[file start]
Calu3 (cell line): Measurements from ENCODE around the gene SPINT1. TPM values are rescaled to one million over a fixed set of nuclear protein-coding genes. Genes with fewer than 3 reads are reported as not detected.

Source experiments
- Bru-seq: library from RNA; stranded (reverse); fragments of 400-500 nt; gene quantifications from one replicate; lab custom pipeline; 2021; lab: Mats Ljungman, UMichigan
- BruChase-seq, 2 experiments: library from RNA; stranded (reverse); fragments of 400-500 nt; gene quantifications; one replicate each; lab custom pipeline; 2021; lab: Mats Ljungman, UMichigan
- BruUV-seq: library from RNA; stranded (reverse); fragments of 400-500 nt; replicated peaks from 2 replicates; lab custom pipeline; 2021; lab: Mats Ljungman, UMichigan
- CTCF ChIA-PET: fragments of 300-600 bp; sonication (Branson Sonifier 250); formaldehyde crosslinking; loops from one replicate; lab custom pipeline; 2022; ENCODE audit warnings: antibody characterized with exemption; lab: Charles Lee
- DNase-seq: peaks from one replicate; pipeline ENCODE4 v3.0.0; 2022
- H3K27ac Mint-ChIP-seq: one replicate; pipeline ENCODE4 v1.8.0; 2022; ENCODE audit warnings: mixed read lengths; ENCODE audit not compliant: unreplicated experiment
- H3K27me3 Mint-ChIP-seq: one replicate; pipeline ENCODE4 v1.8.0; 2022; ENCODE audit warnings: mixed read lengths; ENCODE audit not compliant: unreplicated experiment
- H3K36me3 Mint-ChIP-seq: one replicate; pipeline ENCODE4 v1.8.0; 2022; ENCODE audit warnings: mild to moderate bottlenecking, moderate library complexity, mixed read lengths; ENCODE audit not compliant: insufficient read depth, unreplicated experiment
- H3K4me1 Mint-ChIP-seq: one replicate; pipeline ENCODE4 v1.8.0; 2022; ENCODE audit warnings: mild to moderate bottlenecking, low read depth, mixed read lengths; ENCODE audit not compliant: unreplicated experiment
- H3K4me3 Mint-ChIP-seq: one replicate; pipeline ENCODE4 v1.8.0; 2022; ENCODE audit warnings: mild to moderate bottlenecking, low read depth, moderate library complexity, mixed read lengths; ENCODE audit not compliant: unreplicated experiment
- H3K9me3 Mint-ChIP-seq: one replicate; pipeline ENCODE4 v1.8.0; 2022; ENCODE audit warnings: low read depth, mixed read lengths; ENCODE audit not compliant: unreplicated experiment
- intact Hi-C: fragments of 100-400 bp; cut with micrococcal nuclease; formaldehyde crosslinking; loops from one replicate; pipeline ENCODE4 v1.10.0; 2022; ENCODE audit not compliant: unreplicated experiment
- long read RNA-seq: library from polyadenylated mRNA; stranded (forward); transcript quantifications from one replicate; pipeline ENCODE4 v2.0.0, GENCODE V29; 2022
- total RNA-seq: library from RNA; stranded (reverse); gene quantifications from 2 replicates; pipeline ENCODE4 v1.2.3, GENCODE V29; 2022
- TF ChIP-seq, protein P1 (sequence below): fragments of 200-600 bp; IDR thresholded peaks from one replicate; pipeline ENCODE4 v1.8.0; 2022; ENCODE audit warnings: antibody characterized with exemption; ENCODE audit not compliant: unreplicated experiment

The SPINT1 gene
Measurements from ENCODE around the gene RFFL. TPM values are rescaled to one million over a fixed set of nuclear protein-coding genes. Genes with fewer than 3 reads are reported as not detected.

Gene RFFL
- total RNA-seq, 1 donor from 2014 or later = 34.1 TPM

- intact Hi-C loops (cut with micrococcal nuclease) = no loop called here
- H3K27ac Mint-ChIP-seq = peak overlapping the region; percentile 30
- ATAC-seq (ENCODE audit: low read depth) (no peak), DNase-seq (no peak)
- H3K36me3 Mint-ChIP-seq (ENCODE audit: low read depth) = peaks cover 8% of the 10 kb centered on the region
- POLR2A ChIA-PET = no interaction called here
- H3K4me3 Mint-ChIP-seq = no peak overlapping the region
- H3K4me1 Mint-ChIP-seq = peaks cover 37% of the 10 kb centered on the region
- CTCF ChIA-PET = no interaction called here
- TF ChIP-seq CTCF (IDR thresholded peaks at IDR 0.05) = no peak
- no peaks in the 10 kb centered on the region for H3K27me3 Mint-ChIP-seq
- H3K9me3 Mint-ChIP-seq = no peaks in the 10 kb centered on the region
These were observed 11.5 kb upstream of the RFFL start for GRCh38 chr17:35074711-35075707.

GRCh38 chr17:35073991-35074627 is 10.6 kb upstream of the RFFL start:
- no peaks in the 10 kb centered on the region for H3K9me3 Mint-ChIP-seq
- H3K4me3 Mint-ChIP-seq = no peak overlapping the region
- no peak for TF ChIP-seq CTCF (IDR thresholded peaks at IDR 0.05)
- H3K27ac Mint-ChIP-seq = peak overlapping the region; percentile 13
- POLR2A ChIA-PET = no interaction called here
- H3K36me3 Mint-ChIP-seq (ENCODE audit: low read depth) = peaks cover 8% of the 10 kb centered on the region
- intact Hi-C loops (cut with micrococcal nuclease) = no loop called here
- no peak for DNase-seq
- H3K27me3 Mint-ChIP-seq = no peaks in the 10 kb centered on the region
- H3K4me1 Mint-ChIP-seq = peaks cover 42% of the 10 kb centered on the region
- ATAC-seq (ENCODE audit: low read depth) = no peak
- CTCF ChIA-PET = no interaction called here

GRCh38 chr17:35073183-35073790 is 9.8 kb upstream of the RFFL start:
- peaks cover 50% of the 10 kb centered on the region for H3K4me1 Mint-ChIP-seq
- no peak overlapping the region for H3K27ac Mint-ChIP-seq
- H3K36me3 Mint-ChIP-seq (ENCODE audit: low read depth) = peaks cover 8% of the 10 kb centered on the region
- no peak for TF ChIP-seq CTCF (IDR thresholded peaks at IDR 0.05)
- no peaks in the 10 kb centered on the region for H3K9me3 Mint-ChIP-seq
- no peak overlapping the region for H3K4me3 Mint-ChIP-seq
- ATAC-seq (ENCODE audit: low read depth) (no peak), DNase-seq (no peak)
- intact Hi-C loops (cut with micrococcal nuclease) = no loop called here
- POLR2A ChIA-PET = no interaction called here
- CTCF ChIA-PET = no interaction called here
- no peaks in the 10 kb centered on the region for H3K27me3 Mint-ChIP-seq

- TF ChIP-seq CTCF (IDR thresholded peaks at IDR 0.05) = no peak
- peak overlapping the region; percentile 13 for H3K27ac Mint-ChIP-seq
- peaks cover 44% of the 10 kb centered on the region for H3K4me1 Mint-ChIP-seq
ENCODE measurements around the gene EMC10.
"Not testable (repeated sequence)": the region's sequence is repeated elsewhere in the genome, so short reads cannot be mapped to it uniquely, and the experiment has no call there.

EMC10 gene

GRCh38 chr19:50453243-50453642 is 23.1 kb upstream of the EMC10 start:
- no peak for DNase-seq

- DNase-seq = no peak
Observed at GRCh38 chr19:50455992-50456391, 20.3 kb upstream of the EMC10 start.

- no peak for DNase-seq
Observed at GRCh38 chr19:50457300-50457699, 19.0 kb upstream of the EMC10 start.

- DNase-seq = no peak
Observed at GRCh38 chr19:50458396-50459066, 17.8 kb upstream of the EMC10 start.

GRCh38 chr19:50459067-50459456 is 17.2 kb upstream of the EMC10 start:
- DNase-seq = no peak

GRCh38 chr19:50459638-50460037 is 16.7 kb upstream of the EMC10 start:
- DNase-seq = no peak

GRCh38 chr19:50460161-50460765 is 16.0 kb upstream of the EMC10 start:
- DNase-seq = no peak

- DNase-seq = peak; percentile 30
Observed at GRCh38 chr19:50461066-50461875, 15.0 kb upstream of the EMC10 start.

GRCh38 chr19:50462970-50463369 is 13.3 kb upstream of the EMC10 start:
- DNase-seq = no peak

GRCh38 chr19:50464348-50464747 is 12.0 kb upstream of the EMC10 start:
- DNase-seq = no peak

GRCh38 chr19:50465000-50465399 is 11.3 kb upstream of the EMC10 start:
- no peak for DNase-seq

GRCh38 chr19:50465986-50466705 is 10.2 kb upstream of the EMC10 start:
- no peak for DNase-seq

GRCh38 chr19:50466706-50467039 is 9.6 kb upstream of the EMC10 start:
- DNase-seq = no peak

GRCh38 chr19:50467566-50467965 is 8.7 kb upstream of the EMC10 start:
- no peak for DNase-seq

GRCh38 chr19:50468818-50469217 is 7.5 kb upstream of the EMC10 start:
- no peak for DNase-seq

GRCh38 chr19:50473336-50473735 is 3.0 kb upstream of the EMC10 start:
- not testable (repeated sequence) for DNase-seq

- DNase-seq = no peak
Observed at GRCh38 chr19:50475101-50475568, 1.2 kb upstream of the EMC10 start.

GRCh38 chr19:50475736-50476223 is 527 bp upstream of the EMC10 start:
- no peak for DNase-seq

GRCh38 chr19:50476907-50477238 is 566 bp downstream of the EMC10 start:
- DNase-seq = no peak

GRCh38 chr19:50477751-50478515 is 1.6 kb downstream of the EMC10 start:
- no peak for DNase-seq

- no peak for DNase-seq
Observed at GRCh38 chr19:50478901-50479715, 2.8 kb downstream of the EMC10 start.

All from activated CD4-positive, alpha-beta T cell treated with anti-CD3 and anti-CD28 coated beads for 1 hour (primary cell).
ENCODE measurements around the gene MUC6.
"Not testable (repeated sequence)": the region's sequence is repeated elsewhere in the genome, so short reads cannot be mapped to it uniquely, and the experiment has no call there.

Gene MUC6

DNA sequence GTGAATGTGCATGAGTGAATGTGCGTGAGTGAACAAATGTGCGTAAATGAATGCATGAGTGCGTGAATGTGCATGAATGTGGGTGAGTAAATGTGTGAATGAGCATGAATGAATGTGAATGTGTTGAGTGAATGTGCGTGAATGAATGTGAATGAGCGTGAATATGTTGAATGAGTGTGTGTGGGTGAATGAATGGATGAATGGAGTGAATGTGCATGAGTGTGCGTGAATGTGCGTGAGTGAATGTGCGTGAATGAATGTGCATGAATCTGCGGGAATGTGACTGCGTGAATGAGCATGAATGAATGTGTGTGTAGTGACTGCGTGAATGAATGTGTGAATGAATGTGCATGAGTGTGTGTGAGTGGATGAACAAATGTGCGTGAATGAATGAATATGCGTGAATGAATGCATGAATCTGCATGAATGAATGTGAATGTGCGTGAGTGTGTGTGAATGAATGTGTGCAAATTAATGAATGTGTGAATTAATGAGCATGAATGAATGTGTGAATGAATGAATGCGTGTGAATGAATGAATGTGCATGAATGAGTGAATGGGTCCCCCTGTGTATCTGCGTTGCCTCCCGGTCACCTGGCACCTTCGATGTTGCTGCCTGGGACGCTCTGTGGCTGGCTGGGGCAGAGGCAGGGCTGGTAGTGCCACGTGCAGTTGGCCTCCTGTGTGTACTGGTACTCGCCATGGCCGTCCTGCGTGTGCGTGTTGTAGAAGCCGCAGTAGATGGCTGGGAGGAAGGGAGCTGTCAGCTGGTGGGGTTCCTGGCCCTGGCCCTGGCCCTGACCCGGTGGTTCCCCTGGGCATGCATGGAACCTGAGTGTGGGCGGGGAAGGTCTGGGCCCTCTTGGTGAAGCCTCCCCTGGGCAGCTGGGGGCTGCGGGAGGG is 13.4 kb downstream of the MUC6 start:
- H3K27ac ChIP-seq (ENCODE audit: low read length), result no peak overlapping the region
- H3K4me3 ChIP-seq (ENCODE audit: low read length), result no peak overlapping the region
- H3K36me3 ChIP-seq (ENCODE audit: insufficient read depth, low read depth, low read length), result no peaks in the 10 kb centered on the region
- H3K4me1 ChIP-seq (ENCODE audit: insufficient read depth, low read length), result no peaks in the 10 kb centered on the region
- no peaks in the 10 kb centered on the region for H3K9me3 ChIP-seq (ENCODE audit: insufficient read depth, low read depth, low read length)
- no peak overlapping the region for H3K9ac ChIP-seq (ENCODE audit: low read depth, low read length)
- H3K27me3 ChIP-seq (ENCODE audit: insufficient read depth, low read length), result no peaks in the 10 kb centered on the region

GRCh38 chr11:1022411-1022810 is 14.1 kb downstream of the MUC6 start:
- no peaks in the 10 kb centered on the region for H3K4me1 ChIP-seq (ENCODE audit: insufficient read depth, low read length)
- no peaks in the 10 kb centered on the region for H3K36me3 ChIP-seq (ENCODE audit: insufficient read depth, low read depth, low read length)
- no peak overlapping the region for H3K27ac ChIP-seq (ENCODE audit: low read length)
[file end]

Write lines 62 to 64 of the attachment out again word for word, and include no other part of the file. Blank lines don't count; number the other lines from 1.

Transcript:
ENCODE measurements around the gene EMC10.
"Not testable (repeated sequence)": the region's sequence is repeated elsewhere in the genome, so short reads cannot be mapped to it uniquely, and the experiment has no call there.

EMC10 gene